Prostate cancer drug therapy: 'Don't be afraid of it,' expert says
September 18, 2014 | by Hiu Chung So
For most prostate cancer patients, surgery or radiation therapy is the initial and primary treatment against the disease. But some patients can benefit from chemotherapy and hormone therapy too, especially if there are signs of a relapse or if the cancer has spread beyond the prostate gland.
Here, Cy Stein, M.D., Ph.D., City of Hope's Arthur & Rosalie Kaplan Chair in Medical Oncology, explains the role of drug therapy in treating prostate cancer, as well as recent and upcoming drug breakthroughs against the disease.
When is hormone therapy and/or chemotherapy an appropriate treatment for prostate cancer?
In many ways, when to start hormone and drug therapies for a prostate cancer patient is an art. That is because clinicians have to account for numerous factors, including the patient's age and health, the cancer stage and biology and the disease response to other therapies. For example, hormone therapy may be considered if a patient relapses following surgery and radiation therapy. Meanwhile, chemotherapy may be prescribed for a cancer that has metastasized to other organs or one that does not respond to other treatments.
Additionally, hormone therapy and chemotherapy protocols for prostate cancer are constantly evolving with new research findings. For example, a recent major study showed that combining hormone therapy with chemotherapy early on is significantly more effective against prostate cancer than hormone therapy alone, thus changing clinical guidelines and standards of care.
In short, both hormone and drug therapies can become an integral part of prostate cancer treatment by preventing relapse, slowing its growth and even driving it back into remission. But these treatments also require meticulous planning by medical oncologists in collaboration with others in the patient’s care team and in alignment with the latest evidence.
What are some recent drug breakthroughs against prostate cancer?
These past few years have been really exciting in terms of new drugs becoming available for prostate cancer patients.
Earlier this month, the Food and Drug Administration have approved enzalutamide (Xtandi) for use in a greater number of prostate cancer patients after a phase III clinical trial showed that it had significantly better outcomes compared to a placebo. This drug works by blocking receptors for the androgen hormone, which some prostate cancer cells use to fuel their growth.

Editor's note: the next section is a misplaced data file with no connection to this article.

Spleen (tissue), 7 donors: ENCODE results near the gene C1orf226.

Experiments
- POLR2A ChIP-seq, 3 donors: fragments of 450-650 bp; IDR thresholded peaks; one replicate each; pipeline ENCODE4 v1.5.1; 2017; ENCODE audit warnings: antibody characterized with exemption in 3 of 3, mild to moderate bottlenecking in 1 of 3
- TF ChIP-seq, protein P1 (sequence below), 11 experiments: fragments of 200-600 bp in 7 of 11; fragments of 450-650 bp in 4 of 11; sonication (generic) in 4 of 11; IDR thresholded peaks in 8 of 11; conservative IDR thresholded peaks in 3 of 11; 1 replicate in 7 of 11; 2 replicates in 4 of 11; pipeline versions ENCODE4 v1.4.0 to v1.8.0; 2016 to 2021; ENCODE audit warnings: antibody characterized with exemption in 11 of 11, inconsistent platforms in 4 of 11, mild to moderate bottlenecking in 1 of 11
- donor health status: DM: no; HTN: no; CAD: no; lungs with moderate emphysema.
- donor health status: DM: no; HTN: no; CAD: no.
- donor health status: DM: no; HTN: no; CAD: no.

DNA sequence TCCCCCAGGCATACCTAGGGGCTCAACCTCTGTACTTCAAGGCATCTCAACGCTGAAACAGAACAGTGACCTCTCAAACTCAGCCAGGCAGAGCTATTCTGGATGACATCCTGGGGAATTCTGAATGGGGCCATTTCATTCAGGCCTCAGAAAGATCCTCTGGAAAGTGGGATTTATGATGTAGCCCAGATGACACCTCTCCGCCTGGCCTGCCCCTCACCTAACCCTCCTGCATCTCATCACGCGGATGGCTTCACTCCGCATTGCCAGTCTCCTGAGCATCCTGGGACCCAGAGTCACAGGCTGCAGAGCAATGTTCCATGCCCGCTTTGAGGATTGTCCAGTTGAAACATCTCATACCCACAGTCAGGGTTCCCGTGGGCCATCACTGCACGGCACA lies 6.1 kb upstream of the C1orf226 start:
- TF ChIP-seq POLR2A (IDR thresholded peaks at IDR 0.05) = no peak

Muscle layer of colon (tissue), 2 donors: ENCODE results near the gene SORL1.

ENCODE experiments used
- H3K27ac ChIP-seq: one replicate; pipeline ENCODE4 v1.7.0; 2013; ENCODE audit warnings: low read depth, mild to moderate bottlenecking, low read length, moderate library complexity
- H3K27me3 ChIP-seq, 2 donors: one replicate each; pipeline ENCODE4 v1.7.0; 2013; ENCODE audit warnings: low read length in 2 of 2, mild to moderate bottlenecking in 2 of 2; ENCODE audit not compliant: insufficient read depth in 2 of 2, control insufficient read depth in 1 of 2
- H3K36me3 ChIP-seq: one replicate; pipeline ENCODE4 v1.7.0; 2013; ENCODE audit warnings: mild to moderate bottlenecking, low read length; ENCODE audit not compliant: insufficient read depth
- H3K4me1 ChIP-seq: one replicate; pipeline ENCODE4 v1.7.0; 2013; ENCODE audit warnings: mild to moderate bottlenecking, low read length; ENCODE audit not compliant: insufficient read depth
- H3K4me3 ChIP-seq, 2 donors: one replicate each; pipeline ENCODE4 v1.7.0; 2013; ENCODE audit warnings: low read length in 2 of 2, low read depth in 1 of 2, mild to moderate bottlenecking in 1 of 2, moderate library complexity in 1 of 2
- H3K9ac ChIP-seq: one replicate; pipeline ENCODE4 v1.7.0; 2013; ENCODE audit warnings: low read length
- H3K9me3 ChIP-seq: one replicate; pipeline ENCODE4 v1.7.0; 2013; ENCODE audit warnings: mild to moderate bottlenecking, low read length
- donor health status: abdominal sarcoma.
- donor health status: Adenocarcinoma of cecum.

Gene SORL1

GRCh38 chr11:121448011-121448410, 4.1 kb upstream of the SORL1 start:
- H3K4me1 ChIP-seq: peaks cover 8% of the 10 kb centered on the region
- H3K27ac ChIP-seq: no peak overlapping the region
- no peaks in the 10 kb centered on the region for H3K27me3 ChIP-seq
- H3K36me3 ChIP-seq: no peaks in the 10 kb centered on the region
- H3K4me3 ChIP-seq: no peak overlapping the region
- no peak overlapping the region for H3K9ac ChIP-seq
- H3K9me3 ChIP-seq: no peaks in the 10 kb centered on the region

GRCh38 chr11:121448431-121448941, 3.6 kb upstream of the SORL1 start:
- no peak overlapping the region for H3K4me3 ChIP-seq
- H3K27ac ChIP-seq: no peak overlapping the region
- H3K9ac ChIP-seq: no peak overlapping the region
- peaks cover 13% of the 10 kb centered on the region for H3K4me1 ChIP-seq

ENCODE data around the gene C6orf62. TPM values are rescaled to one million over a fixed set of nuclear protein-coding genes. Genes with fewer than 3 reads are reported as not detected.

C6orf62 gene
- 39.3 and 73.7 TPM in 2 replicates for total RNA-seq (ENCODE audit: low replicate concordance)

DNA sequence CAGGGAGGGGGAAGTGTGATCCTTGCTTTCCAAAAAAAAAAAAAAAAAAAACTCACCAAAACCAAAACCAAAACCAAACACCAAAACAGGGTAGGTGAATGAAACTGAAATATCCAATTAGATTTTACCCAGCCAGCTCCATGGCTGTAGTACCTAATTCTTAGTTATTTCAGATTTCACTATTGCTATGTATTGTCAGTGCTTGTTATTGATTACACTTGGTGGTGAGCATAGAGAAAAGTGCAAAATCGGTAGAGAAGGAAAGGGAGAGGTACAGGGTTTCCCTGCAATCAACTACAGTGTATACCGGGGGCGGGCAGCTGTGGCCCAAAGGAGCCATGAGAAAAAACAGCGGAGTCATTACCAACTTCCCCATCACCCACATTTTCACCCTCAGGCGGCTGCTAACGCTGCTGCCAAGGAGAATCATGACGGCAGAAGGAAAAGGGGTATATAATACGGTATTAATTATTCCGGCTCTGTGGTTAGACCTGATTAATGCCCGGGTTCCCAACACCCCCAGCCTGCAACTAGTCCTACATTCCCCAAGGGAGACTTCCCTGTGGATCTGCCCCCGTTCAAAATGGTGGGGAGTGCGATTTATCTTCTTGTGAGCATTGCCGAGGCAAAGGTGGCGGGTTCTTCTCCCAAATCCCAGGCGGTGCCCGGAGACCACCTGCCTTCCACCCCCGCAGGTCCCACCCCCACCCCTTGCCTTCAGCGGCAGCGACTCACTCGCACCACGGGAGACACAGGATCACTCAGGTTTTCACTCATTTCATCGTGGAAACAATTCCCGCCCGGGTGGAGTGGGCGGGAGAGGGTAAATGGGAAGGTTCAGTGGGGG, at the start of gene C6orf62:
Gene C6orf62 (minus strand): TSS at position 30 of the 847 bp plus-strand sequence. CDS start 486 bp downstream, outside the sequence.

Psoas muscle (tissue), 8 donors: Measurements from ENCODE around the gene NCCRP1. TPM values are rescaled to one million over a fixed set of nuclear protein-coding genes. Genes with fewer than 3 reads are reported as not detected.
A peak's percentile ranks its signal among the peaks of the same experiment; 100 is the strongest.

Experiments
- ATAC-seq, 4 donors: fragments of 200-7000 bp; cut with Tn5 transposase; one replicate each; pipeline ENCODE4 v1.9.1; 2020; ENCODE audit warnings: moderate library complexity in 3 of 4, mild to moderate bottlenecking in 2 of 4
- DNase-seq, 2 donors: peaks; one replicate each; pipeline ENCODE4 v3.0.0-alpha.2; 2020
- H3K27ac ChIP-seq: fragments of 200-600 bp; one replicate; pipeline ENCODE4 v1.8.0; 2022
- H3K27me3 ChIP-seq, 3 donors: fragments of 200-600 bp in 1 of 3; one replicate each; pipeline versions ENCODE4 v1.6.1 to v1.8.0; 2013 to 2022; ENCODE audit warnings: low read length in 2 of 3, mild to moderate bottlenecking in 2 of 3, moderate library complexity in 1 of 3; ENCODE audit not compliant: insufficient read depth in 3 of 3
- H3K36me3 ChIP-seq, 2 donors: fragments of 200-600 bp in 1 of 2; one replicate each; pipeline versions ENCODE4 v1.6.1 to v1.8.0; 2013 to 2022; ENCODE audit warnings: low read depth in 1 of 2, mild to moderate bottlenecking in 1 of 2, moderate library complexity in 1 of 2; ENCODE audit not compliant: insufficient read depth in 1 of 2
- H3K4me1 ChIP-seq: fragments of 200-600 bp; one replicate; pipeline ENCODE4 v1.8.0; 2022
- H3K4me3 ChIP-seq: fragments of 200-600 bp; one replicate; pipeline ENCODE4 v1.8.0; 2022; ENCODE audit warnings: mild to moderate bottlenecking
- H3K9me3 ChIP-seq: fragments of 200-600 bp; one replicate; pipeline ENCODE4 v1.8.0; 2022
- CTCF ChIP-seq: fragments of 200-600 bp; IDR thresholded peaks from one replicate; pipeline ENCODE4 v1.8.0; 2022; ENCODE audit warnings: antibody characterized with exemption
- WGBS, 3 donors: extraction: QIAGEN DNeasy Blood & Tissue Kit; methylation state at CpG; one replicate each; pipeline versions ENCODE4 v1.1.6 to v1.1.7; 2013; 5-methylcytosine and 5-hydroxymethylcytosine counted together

Another recently approved drug is abiraterone (Zytiga), which works by blocking an androgen-making enzyme that is overexpressed in prostate cancer tissues.
What new developments are you looking forward to in the near future?
Currently there are quite a few ongoing clinical trials for prostate cancer; some are testing new drugs, some are testing new uses for existing drugs and some are comparing already-approved drugs. I am particularly interested in the upcoming results for studies comparing docetaxel (Taxotere) and cabazitaxel (Jevtana). Both are already approved to treat prostate cancer, but these subsequent trials can help us better plan a treatment regimen by showing us which patients and which cancers are more responsive to one drug versus the other. Thus, we can then get the maximum cancer-fighting effectiveness out of both drugs.
What are some side effects of prostate cancer drugs? How can they be managed?
The most common side effects include fatigue and reduced infection resistance due to lower red and white blood cell counts, respectively, as well as lymphedema (swelling of the limbs due to lymph fluid retention), nausea and hair loss. However, many of these side effects are temporary and can be addressed with other treatments, such as drugs that boost blood cell production.
What would you say to patients who are considering drug therapy to treat their prostate cancer?
Don't be afraid of it, most people will tolerate it just fine and it can have spectacular results for prolonging survival and improving quality of life.
Do you have a question for Cy Stein on prostate cancer treatments? If so, post below.
**Learn more about becoming a patient at City of Hope by visiting us online or by calling 800-826-HOPE (4673). City of Hope staff will explain what's required for a consult at City of Hope and help you determine, before you come in, whether or not your insurance will pay for the appointment.
You may also be interested in